More Guantanamo Ex-inmates Tied to Militants: Pentagon

An increasing number of former detainees from the US prison in Guantanamo have forged links to militant groups after their release, the Pentagon said this week.

The precise number remained classified but was in keeping with a previous Defence Department report in April that said 14 percent of former inmates had engaged in or were suspected of having ties to militants, Pentagon press secretary Geoff Morrell said.

“I can’t give you the numbers, other than to say that I do not believe that trend has reversed itself,” Morrell told a news conference.

Human rights groups have dismissed the Pentagon’s numbers as propaganda, saying the information was too vague and that most of the detainees that had allegedly “returned to the fight” were not identified.

The April report showed an increase from 11 to 14 percent in what the Pentagon calls the recidivism rate for detainees transferred out of the prison at the US naval base in Guantanamo Bay, Cuba.

The issue has taken on heightened importance after a failed attack on a US airliner on Christmas Day was tied to Al-Qaeda’s branch in Yemen, where two former Guantanamo detainees are believed to be acting as senior leaders, including Said Ali al-Shihri.

President Barack Obama suspended transfers this week of Guantanamo detainees to Yemen following the Christmas Day incident.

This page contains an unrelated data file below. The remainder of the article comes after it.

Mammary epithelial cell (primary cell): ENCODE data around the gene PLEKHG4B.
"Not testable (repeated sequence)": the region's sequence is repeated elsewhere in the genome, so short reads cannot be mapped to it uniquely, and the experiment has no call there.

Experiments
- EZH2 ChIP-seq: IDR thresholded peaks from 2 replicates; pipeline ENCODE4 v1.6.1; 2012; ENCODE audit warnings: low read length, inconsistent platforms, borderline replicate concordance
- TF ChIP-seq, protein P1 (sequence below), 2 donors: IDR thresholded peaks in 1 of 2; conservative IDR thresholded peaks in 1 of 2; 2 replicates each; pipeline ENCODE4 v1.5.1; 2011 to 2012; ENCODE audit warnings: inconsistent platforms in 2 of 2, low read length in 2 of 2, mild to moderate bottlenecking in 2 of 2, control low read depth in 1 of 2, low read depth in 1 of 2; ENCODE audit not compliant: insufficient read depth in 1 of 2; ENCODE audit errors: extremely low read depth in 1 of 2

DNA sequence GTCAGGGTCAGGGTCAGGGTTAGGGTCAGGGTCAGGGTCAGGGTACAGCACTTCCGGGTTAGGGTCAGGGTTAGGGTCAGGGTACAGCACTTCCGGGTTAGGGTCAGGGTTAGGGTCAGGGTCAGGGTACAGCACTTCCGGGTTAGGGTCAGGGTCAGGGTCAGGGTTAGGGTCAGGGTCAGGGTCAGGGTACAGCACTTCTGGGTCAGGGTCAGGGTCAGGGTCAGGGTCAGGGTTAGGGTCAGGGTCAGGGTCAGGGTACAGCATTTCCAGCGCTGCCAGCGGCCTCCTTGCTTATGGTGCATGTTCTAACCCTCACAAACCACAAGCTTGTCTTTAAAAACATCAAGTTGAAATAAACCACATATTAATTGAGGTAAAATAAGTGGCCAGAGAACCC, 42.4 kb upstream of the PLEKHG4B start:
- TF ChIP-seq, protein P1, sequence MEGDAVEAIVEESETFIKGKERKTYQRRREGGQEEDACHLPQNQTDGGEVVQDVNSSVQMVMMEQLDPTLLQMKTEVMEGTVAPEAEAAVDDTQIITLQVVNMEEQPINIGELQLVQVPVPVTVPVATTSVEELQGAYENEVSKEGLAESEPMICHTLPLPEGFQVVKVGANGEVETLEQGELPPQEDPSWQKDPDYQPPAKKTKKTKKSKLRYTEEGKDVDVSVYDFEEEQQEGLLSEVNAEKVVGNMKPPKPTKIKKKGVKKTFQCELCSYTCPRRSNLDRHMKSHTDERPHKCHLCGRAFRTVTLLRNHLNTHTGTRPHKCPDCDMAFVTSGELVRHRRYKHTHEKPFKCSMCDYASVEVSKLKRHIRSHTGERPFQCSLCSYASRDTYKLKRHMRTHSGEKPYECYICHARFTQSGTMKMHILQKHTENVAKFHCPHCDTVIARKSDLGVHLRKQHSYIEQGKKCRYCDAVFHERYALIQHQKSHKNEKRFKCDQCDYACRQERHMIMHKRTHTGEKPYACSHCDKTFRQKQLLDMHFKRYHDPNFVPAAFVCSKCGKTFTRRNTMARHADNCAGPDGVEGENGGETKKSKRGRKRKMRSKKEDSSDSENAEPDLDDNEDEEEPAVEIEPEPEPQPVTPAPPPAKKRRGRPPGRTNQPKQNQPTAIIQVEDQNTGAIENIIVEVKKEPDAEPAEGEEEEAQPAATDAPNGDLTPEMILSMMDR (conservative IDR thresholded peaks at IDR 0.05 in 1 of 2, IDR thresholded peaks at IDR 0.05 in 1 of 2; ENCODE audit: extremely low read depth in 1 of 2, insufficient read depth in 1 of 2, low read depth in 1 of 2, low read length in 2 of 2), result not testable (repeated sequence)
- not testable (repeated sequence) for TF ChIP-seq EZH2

The administration is under intense pressure from domestic critics not to send more detainees back to Yemen due to fears they could slip into extremism in the Arab nation, where Al-Qaeda has expanded its presence in recent years.

Morrell said deciding which of the remaining 198 detainees at Guantanamo could be transferred to another country was a daunting challenge.

“This is an inexact science,” he said.

“We are making subjective calls based upon judgment, intelligence. And so there is no foolproof answer in this realm. That’s what makes this so difficult.”

The Pentagon was preparing to release the latest numbers and details on former Guantanamo detainees suspected of extremist links, Morrell said.

Obama has vowed to close the controversial Guantanamo prison, where 198 inmates are still held. Of the remaining detainees, about 91 are Yemeni, according to defense officials.

Seven Yemeni detainees have already been sent home by the Obama administration, including six in December. Several others were repatriated during George W. Bush’s administration.

A high-level Obama administration task force is working to determine the fate of the remaining prisoners at Guantanamo, including some of the most wanted terror suspects.

Some inmates will face trial before military or civilian courts and others will be detained indefinitely because they are considered too dangerous to release but cannot be tried because evidence against them is scant or tainted.

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